The Lightcone chair is a piece of design produced in my superposition state of art and physics.  

The artist’s side resembles the playful, novelty-seeking part of my personality, whereas on the opposite side, my physicist’s brain keeps my rationality and chaos in balance. It was the marriage of my two brains since my Master’s course in Innovation Design Engeering started at the Royal College of Art and Imperial College London. Despite of the clashes and fluctuations they often run into, these two were able to come to an agreement on one subject — the universal beauty: symmetry. There is an undeniable common ground between artists and physicists; that is their obsession with beauty.

The skeleton of the chair was made with two times 3-meter stainless steel  rods, mirror-symmetrically shaped with incredibly heavy, yet careful bending work and soldered together to form the abstracted outline of the chair. The supporting strings bound across the stainless steel chaiar frame, twisting into a vortex, forming a double-cone joining at the center, providing two sitting positions from either direction of the opening cone. 

​The shape of the chair resembles the visualization of space and time integrated in Einstein’s theory of relativity:  a light cone. The light-cone chair is a furniture piece designed in my superposition state of art and physics.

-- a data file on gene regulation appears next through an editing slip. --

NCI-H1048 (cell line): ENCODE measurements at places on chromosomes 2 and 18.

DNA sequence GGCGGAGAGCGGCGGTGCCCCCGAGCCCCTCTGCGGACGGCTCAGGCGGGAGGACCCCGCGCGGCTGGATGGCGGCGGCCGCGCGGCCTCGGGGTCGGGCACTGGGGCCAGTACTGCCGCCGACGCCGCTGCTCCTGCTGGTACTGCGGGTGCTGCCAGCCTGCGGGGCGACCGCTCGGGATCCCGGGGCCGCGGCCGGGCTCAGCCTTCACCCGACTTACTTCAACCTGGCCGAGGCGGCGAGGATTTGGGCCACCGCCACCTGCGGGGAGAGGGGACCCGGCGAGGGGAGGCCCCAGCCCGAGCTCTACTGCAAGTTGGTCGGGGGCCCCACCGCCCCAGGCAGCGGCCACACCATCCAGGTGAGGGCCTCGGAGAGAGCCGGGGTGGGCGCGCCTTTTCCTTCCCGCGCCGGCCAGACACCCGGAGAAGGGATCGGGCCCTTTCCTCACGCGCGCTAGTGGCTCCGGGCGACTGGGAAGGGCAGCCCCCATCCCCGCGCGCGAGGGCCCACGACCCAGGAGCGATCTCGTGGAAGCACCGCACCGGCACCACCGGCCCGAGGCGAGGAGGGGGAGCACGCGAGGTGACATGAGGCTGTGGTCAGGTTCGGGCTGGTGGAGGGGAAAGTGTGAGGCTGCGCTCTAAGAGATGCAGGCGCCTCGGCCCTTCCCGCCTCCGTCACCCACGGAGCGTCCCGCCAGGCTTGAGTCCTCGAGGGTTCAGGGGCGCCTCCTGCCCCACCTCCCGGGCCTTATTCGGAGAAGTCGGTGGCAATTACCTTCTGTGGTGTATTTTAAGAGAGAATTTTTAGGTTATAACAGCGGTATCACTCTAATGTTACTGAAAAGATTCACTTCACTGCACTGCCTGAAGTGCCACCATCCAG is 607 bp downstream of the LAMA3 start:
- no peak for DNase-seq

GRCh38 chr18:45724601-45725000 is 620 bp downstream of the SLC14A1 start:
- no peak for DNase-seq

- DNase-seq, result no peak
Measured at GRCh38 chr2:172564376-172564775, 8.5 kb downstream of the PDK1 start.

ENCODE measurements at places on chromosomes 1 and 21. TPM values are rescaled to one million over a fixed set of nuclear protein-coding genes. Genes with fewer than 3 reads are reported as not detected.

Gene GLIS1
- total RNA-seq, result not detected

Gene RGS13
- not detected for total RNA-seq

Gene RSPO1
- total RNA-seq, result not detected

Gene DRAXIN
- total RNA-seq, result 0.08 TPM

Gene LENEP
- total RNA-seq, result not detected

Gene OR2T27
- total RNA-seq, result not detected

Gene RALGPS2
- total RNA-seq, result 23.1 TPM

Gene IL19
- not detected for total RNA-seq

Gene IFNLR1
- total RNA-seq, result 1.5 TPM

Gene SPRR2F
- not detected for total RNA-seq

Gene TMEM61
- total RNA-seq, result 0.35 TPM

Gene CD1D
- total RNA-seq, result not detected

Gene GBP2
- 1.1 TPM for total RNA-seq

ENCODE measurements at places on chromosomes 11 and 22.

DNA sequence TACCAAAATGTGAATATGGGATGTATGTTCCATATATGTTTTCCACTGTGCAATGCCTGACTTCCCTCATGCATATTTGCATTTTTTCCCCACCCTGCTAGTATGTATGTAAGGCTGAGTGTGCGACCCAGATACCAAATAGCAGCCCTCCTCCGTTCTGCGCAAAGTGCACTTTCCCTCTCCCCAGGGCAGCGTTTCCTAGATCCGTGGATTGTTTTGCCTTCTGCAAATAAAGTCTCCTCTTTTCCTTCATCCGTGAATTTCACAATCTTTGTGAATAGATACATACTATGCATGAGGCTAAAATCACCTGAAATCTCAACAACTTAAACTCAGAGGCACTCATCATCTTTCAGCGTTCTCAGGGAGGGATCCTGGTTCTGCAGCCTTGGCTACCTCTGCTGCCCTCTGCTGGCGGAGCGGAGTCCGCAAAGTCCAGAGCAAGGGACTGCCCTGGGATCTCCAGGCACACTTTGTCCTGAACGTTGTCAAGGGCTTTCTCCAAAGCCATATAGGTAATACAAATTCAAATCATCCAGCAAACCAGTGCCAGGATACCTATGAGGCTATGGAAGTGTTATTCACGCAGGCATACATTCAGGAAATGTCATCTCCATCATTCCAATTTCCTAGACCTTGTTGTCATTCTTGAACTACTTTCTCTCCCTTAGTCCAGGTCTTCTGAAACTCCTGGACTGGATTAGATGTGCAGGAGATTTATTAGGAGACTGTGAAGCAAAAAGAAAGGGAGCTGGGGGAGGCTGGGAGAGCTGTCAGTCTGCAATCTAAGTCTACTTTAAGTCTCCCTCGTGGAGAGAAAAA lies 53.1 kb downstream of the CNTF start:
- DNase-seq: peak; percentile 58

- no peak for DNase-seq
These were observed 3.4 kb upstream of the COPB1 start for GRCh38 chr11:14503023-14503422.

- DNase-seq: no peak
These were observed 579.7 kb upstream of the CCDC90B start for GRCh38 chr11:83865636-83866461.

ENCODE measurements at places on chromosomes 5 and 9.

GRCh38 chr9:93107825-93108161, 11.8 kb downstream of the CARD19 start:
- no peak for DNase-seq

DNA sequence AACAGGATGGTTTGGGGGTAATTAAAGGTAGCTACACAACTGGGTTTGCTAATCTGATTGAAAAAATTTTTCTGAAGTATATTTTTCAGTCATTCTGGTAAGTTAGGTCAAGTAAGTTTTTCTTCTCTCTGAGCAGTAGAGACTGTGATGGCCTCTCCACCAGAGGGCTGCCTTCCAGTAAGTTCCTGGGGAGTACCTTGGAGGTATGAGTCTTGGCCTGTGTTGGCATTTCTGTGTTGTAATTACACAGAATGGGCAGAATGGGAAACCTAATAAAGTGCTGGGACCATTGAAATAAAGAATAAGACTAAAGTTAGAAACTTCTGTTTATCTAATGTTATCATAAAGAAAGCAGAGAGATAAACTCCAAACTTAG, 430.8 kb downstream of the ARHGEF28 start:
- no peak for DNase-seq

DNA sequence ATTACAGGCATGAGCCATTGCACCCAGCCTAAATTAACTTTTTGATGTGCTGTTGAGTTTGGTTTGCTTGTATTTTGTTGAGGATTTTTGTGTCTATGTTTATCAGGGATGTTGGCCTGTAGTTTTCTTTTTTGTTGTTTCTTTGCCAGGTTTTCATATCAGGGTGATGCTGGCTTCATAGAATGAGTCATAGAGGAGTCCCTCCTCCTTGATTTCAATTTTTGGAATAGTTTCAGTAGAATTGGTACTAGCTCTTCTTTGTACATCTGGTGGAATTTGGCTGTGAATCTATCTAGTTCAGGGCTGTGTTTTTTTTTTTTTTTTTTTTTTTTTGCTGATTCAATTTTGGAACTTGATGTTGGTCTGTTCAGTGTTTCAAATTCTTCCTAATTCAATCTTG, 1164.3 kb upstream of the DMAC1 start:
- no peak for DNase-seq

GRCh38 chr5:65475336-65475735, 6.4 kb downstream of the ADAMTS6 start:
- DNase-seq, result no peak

A light cone is a double-cone centered at single point (called ‘event’) in spacetime. It contains the paths that a flash of light, emanating from a single event and traveling in all directions, would take through spacetime, bounded by the limit set by the speed of light. The upper-cone is called the future light-cone whereas the lower-cone is the past light-cone.

While sitting at the center of the light cone, the perceived trajectories of the past- and future-self all converge to “right here, right now”.  The chair conveys the message of to be living in the present moment.